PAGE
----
11 Aug 2018

By Michael Mink

A great many of the world’s best and brightest don’t leave their mornings to chance. And that isn’t a coincidence.

That’s from Benjamin Spall, who with Michael Xander wrote “My Morning Routine: How Successful People Start Every Day Inspired.” They are the founders of Mymorningroutine.com, which provides ideas from successful people on managing the morning.

“When you start your morning with intention you can bring your morning wins with you into the rest of your day,” Spall said.

Tips on creating and sticking to routines that become part of you:

Make it doable. 

Keep your morning routine short and easy to accomplish, especially in the beginning, Spall says.

This greatly increases the chances of you sticking to it. Make changes to your routine slowly, and give each change a fair shot.

“If you make too many changes to your morning routine at once you’re likely to come up against a wall,” Spall said. It’s fine also to just introduce one new habit into your routine every two or three weeks.

Target biggest returns.

Do your most important work first. “You’ve heard this one before, but it’s something that has come up time and again when speaking with successful people about their morning routines,” Spall said.

It’s the low-hanging fruit, so grab it. Doing the highest-yield work first thing in the morning or shortly thereafter “dramatically increases the chances of you getting it done,” he added.

Another nice benefit: It makes the rest of your day easier as you don’t have your “unfinished most important thing hanging over you unfinished for the rest of the day,” he said.

Stay the course.

Morning calls, meetings and the unexpected means doing your most important work first isn’t always possible, but it’s the ideal you should strive for.

“If you aim to complete your most important work first thing in the morning every day this week, and you only do so three out of five days, I’d still call that a win,” Spall said.

Schedule disconnections.

Aaron Edelheit, author of “The Hard Break: The Case For The 24/6 Lifestyle,” points to Brad Feld, a successful entrepreneur, author, blogger and venture capitalist running a half-billion-dollar investment company, who takes a digital sabbath. Feld is a co-founder of the Foundry Group, a venture capital firm.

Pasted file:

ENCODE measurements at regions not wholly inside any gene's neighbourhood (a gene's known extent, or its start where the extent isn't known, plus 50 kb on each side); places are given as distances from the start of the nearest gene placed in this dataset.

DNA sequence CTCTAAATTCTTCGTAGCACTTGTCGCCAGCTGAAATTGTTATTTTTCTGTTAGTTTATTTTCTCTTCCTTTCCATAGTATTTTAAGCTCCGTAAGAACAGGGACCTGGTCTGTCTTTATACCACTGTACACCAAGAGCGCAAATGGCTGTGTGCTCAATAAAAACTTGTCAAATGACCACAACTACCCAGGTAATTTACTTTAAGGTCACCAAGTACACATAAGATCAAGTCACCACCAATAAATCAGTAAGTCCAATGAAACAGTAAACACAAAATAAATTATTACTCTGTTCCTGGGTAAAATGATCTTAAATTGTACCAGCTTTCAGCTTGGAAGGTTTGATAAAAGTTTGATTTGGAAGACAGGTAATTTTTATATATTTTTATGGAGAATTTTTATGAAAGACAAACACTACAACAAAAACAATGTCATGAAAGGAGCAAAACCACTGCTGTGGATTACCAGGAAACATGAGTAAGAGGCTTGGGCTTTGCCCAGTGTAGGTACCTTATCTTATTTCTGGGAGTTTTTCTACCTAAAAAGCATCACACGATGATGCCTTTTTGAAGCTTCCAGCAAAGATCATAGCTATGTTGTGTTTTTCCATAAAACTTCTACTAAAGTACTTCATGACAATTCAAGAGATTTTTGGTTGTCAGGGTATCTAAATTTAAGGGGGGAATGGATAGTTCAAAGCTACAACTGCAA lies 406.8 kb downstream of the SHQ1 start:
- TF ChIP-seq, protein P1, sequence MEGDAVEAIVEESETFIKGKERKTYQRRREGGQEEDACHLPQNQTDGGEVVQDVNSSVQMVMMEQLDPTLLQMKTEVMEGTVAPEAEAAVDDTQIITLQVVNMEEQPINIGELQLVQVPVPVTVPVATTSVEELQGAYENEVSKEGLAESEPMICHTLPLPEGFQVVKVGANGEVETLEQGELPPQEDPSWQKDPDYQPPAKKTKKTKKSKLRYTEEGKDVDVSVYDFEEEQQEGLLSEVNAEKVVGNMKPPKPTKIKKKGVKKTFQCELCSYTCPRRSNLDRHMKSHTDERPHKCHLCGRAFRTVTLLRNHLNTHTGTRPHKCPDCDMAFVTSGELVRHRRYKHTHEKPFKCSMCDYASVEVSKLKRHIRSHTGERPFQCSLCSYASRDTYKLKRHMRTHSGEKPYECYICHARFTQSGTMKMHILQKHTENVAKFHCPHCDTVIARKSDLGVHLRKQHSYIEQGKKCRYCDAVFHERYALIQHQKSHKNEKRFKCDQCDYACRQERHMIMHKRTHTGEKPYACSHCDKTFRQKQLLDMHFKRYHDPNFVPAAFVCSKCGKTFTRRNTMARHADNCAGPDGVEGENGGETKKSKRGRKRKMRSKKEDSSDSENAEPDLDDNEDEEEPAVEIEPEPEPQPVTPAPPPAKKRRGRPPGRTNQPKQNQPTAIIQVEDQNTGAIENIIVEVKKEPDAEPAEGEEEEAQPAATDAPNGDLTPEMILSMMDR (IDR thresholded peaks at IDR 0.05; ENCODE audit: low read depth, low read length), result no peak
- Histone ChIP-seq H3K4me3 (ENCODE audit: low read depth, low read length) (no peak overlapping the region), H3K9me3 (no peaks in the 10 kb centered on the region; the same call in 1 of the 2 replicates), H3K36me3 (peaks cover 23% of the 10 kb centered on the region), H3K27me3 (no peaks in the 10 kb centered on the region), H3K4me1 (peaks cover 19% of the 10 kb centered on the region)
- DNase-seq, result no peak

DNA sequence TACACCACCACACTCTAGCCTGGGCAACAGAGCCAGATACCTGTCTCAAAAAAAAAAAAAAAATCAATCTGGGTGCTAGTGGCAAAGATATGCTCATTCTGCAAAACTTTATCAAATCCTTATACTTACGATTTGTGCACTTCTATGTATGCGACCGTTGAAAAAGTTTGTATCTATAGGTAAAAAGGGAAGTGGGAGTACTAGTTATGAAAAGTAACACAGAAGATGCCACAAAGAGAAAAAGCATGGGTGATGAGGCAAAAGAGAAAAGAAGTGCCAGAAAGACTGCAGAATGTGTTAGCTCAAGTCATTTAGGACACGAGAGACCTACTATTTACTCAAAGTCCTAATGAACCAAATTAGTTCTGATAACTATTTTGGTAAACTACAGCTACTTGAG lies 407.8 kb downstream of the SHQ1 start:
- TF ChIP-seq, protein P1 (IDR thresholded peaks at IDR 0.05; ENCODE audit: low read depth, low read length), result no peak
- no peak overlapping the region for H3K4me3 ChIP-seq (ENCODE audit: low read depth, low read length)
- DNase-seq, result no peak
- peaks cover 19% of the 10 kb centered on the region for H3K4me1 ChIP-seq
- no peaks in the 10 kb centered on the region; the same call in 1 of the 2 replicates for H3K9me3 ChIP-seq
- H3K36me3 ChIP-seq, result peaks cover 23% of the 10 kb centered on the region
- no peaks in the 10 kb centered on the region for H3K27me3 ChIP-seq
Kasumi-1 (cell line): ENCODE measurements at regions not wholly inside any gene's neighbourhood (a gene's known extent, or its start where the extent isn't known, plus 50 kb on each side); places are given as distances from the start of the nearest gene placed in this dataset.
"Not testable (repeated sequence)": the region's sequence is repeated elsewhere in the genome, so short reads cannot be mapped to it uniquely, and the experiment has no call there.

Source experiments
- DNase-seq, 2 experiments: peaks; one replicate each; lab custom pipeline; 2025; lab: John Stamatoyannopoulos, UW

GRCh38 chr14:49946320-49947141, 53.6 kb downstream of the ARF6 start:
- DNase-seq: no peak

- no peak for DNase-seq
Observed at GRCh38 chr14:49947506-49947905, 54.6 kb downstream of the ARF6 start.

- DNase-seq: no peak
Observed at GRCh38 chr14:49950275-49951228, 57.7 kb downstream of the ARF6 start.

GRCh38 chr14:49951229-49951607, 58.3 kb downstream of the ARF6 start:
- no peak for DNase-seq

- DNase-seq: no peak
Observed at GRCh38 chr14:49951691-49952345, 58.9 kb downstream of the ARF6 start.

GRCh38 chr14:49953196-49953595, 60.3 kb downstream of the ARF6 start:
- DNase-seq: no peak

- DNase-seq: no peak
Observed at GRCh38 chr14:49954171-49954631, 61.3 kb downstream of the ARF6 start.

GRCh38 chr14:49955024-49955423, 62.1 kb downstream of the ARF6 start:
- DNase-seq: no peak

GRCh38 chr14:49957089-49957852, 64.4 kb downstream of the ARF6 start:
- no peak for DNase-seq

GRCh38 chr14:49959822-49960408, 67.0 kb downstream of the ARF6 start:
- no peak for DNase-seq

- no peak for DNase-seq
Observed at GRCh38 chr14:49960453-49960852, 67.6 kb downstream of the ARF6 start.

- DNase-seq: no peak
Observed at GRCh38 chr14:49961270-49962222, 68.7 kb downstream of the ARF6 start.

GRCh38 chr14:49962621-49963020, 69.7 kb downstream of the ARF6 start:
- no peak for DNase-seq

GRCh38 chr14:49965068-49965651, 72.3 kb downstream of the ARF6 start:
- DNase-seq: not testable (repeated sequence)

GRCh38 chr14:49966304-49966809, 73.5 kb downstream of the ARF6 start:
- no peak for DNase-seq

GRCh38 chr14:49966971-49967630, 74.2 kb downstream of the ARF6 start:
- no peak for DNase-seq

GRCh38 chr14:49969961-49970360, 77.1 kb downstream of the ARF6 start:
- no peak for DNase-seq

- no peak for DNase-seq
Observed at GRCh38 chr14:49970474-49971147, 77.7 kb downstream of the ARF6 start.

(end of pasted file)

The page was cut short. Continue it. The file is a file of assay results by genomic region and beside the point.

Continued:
Every week Feld takes one day and turns off his phone and computer, cutting the cord from technology. “Feld says that by taking a digital sabbath he is ‘doing the best work I’ve ever done.’ In fact, he has seen such positive outcomes from taking a day off that he now takes a week off every quarter.”

Unwind.

Studies from Stanford University, the University of Michigan and the University of London have shown that a walk in a quiet, relaxing setting significantly improved cognitive performance, Edelheit says.

Creativity can be boosted by 60% just by taking these walks, he adds. Einstein was famous for taking walks when stuck with a problem to figure out. Steve Jobs believed in taking walks, the power of reflection, and taking a break from work. Ludwig van Beethoven and Charles Darwin are two other creative people who regularly took walks.

Your brain is more likely to process information and find patterns the more it is able to reflect and have downtime, Edelheit says.

Get enough shut-eye. 

Don’t overlook the importance of an evening routine. Avoid playing catch-up with your day at night. “Getting to bed at a good hour will help ensure that you wake up refreshed and ready to get started on your morning routine the next day,” Spall said.

The evening is the perfect time to get some nagging tasks done around your home. And it is the time to write your to-do list or schedule in items on your calendar for the next day, he says. The evening “is your time to relax!”


Read the full article here.
This content was originally published by Investors Business Daily. Original publishers retain all rights. It appears here for a limited time before automated archiving. By Investors Business Daily

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